• Philosophy tends to describe things in a very idealized manner because it strives to capture the very essence of an idea maybe for this reason Friendship has been less "popular" - as a subject of philosophical analysis - than Love, but on the other hand, it has been treated in a more worldly manner.
  • Best friendship is described as a friendship of virtue among equals.
  • Most of this section is about Kant's thoughts on the topic: everyone feels the desire to open their mind to someone else, but at the same time we are aware of the danger of doing so - therefore a true friend is always a part of a small, carefully selected group.
  • Modern times seem to push people towards a sort of segmentation: friends for different purposes and needs.
  • The main difference between Friendship and Love is that the latter poses even larger demands on "identity sharing": most people have no problems with the idea that a friend has other friends, while we cannot accept that whom we love loves someone else in turn.

On Love:

  • Love presupposes an independent, separate individual and then tries to overcome this separation (a lot of space is devoted to analyzing Aristophanes tale from Plato's Symposium)
  • The problem with Aristophanes (and the whole idea of Romantic love, which is fundamentally based on this) is that it makes it impossible for your loved one to live up to your expectations: they cannot make you perfectly whole (again) because no matter how perfect they are, they will always be someone else.
  • Perhaps as a consequence, most depictions of love in literature are more about the first intoxicating phases than about "lifelong love".

The rest of the chapter provides a section on skepticism and cynicism, presumably to balance the Love part a bit. But most importantly it provides a synthesis of all the elements presented so far: you need to care for someone and for someone to care about you because this is what constitutes yourself as a person.

Commenting on this specific chapter is difficult for me.

I have to admit that some of the comments provided in the "Cynicism" sub-chapter are a bit too close for comfort.

Apart from that when I think about the people I consider as friends I tend to notice that the main common trait is that I somehow appreciate their intellectual side more than anything else. I mean: I like the company of people that can teach me something new.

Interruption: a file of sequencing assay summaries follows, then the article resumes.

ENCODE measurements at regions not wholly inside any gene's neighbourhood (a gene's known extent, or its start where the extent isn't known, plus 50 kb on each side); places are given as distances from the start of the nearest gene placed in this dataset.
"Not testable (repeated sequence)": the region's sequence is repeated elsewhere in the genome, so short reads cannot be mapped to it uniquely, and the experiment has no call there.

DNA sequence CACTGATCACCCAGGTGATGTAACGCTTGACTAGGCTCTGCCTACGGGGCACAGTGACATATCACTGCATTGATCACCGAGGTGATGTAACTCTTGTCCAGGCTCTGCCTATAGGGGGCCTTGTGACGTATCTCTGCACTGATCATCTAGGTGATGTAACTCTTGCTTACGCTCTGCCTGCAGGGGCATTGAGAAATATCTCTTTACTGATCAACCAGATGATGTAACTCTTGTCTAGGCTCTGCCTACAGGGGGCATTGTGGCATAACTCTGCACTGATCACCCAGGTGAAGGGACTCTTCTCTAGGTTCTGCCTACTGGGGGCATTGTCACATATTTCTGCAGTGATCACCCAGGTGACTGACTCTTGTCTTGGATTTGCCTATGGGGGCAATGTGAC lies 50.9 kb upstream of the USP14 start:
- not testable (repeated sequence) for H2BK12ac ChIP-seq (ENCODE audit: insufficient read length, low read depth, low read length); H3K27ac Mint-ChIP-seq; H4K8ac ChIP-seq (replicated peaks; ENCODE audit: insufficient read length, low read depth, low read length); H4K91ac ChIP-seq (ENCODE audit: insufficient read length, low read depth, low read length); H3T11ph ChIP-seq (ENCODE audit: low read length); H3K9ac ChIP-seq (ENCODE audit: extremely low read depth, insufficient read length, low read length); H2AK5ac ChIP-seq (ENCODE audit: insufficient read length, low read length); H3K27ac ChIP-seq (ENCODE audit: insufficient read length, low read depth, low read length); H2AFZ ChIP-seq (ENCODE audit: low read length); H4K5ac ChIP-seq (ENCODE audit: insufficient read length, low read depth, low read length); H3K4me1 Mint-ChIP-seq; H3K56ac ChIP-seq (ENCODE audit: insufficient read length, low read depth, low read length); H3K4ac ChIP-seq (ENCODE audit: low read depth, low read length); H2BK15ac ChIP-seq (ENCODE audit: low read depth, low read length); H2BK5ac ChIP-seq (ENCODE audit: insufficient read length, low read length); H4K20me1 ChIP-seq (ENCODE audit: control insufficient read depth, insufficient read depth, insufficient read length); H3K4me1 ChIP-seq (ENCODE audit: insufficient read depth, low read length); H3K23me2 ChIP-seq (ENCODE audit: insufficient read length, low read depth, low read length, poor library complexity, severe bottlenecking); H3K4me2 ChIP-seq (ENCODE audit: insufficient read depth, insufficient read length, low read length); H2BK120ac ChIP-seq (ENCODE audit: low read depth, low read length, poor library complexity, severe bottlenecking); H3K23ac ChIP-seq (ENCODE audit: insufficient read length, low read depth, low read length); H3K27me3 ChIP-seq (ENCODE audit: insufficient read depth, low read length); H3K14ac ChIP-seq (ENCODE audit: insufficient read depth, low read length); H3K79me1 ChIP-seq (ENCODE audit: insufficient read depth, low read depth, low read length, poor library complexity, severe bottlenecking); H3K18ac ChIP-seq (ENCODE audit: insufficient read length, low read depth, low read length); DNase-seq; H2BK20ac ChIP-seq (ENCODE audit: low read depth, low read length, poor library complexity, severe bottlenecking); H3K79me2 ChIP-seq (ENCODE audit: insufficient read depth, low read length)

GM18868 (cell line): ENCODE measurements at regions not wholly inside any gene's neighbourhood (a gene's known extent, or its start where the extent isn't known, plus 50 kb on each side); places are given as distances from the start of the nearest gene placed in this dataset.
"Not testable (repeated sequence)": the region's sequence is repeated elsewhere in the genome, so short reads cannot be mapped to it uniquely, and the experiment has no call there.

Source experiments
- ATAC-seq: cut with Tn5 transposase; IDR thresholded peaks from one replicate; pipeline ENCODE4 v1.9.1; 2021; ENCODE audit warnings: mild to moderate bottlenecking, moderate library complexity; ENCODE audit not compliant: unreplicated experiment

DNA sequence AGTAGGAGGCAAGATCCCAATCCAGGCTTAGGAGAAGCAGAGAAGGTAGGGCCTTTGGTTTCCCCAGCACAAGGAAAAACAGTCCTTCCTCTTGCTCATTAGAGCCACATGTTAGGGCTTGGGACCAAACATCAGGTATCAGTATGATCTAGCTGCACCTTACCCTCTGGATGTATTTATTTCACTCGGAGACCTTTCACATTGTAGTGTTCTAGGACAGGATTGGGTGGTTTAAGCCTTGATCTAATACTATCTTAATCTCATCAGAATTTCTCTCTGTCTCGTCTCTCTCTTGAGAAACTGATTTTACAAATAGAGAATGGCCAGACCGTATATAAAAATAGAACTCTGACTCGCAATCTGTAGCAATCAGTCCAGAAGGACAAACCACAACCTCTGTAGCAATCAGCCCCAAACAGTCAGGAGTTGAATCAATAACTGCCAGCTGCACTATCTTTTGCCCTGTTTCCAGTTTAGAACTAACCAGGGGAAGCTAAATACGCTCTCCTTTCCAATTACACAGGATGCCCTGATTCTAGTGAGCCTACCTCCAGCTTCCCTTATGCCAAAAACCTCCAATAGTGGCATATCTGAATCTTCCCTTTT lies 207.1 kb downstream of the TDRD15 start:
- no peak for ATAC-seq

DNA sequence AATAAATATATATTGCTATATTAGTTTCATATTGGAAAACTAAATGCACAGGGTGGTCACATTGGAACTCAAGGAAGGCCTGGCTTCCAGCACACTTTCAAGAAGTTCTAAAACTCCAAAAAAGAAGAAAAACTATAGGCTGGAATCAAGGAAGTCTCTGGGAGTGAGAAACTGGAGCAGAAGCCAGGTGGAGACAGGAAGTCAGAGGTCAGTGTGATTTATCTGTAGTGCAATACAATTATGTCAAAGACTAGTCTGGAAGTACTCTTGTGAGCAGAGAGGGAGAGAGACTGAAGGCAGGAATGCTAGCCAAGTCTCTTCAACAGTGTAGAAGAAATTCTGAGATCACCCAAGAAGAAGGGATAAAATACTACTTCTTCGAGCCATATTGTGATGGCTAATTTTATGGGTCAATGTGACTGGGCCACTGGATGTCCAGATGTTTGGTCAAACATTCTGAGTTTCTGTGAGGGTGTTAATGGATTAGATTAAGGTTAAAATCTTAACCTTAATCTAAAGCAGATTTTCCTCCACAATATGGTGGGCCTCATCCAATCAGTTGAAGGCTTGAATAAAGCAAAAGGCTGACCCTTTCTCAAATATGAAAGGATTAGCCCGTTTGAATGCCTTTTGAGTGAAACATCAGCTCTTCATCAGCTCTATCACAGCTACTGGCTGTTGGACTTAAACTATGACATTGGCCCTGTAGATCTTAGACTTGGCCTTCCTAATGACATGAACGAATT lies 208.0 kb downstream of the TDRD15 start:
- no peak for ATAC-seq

One of the less known quotes by Jodorowsky goes something like "A real Master is not necessarily a man… or a woman, I mean, a member of the human race… it could be a dog, a tree, the wind: anyone or anything that teaches us something is a Master" - despite this, I am not very open to forming new friendships.

This echoes one of the main themes of the book: one possible cause for Loneliness is the unjustified expectations we have about others.

In other words, this part made me consider the possibility that my small social circle could be a function of an inflated ego.

This hypothesis is corroborated by the fact that I usually prefer to associate myself with one (maximum two) people at a time, no matter how close I feel to them. I prefer to spend time with a single person at a time, instead of going - say - to a party even if all other invitees are close friends or relatives.

As soon as a third or fourth person joins us, my degree of interaction with the group decreases, and I tend to fade into the background.

Regarding love and the fact that lonely people usually set unrealistic high standards for relationships, I have often had the impression (which the author somehow confirms) that entertainment (novels, tv, movies, comics) are probably much more of a cause than just "Internet": people born after the 50s were constantly bombarded by fictionalized, idealized and glamourized examples of love, friendship, personality, courage and so on… I think it is a bit inevitable to grow up disillusioned if not a bit disappointed to realize that people we interact with are much more "normal" than what we expected.

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6 - Individualism and Loneliness

This chapter is entirely dedicated to discussing the idea that Loneliness and Individualism are constantly eroding political and societal values. The author tries to present some counterpoints to it:

  • Simmel described Individualism as either Quantitative (whose main characteristic was "Independence") or Qualitative (defined more in terms of how a person stands out as "singular" against the backdrop offered by social rule).
  • As predicted by Schumpeter - more and more individuals decide to eschew the "sacrifice" of building a family: in 1950 9% of American households were comprised of a single individual, and 22% of the citizens were single. Now 50% of American adults are singles and the percentage of "solo households" is at 23%